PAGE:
Los Angeles Times: A walker’s guide to gallery hopping along Highland Avenue

Sharon Mizota, September 30, 2019



My last stop was “Julian Stanczak: The Eighties,” at Diane Rosenstein Gallery. Stanczak, who died in 2017, was an early practitioner of Op Art, a movement that originated in the 1960s, emphasizing the optical effects of an artwork and the mechanics of perception. The 15 works on view all date from the 1980s and reflect Stanczak’s utter dedication to the style. They consist of nothing but stripes and discreet, mostly rectilinear blocks of color, but are so masterfully planned and constructed that they generate luminous fields of light and color that seem to glow and hover off the gallery walls.


Beyond wondering at their technical prowess, it’s fun to glimpse into the proto-digital world of the 1980s. Now that gradients can be created simply by dragging a cursor across a screen, it’s a marvel to see how Stanczak created his analog versions. Rather than attempting to blend various hues together, he carefully orchestrated adjacent but discreet blocks of color to create subtle transitions. His paintings happen, not on the canvas but inside our heads, as our brains turn myriad tiny areas of flat color into luminous clouds of light. In some ways, Stanczak’s painting process was proto-algorithmic, creating an overall effect through the consistent, application of an evolving set of rules. They are masterworks of control that end up being strangely numinous.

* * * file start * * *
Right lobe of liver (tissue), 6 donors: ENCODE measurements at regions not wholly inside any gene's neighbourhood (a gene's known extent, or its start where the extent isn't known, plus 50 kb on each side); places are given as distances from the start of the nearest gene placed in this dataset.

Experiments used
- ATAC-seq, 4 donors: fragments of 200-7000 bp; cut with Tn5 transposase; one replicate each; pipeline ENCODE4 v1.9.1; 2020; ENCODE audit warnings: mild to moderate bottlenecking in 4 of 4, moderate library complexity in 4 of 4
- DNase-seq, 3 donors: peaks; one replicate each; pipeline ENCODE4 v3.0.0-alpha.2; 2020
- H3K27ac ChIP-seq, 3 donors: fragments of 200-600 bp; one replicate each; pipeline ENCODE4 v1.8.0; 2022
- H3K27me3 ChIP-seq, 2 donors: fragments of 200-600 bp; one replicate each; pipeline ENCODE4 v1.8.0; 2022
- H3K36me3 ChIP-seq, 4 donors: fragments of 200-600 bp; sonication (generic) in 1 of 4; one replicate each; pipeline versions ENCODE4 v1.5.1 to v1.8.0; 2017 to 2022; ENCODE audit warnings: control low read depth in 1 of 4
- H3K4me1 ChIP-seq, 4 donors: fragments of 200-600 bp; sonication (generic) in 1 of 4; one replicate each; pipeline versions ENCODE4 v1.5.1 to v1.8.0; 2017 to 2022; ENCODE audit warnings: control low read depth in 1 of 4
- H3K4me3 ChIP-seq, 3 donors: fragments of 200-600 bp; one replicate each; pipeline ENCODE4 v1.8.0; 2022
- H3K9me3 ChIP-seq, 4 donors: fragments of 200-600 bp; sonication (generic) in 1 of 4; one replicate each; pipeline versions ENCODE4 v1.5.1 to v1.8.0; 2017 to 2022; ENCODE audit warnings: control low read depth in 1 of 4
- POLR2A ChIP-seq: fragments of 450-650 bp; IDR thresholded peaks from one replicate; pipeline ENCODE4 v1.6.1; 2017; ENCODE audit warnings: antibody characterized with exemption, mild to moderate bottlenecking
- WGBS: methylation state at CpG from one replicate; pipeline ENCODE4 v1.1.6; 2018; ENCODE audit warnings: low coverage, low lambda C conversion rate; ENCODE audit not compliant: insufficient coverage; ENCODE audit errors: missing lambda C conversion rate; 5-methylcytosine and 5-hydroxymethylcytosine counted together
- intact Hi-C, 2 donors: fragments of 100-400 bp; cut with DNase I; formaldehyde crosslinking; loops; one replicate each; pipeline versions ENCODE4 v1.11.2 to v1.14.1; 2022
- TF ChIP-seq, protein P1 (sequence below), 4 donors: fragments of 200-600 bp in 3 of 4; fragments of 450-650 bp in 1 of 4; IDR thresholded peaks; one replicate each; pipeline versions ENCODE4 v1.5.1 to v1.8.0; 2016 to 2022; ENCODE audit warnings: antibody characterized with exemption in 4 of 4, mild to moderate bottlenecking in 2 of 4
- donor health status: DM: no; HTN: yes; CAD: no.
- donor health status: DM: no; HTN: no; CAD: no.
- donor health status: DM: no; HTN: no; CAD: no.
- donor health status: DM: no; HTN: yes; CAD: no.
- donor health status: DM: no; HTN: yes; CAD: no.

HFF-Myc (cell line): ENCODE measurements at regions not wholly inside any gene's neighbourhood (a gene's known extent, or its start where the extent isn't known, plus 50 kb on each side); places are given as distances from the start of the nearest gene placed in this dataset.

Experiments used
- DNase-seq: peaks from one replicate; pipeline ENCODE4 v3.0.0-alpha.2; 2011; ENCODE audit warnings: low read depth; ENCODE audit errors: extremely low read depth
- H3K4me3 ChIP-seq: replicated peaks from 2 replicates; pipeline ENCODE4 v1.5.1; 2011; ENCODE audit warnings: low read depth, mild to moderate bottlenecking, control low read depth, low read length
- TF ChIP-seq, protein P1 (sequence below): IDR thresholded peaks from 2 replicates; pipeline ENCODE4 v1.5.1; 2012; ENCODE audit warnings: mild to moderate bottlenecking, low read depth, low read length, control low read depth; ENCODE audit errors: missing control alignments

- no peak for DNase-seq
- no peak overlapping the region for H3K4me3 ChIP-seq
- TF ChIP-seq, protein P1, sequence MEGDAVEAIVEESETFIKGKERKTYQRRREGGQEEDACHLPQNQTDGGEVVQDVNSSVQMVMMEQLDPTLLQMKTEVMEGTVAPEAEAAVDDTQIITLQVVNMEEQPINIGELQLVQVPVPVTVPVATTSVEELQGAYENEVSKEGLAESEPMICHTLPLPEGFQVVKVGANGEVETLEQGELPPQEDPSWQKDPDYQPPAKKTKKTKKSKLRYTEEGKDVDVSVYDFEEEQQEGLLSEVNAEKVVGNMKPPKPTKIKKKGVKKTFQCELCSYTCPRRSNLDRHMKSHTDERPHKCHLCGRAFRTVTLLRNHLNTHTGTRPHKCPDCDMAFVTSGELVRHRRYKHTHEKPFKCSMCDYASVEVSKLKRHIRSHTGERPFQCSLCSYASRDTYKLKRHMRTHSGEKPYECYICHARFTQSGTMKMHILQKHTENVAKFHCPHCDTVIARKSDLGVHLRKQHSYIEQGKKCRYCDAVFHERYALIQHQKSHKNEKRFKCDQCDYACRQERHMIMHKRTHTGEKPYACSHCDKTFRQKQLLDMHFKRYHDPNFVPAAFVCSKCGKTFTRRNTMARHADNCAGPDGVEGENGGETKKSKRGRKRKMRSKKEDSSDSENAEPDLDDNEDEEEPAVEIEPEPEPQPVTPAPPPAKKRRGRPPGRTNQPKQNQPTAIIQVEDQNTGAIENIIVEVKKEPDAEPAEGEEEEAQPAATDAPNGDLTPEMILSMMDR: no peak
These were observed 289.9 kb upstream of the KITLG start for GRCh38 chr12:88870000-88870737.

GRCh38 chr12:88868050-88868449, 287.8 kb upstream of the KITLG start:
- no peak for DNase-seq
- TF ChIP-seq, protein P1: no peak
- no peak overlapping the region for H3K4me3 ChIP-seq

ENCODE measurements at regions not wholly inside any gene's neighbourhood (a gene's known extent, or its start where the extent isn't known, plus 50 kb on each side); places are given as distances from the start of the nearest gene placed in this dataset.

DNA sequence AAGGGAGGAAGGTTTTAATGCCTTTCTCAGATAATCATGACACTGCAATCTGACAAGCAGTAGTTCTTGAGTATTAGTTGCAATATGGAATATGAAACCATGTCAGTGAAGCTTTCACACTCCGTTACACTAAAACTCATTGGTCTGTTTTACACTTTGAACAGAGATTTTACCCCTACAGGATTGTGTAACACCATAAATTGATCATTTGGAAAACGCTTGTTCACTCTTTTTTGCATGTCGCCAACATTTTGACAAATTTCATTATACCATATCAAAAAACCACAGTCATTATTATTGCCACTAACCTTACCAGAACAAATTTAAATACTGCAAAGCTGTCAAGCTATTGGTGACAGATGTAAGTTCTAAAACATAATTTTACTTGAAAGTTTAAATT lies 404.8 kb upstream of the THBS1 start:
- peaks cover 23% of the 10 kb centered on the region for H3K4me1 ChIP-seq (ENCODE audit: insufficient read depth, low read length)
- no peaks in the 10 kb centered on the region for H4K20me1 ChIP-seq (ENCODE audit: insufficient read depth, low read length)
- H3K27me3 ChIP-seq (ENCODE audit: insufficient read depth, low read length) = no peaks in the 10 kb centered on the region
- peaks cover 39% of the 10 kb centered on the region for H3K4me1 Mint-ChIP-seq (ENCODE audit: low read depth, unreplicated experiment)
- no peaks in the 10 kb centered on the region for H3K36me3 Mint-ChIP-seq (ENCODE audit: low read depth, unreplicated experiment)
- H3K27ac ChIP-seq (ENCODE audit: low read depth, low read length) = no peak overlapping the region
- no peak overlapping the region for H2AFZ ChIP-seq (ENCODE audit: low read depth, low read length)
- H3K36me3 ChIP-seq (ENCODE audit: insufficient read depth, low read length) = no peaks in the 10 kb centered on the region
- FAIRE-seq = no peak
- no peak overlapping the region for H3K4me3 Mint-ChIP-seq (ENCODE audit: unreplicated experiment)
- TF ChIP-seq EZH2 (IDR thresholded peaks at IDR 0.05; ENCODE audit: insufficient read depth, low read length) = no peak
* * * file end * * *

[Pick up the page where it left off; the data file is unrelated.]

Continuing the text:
Walking back to my car, I passed a Sherwin Williams paint store, a decidedly less mystical version of the kaleidoscope I’d just seen in the gallery. Simply giving up some of my power to choose — selecting a neighborhood rather than an exhibition, and walking instead of driving —allowed me to see immediate connections between art and the everyday that were previously more intellectual than felt.


I saw more powerfully how art refines and focuses chaos, pointing at things we might not otherwise notice, or heightening and affirming feelings we are afraid to acknowledge. It can do this because it occupies a distinct space: the rarefied world of the gallery or museum. But like Stanczak’s separate colors, art and life sometimes mix to make something more mysterious and beautiful than either of them can muster by themselves.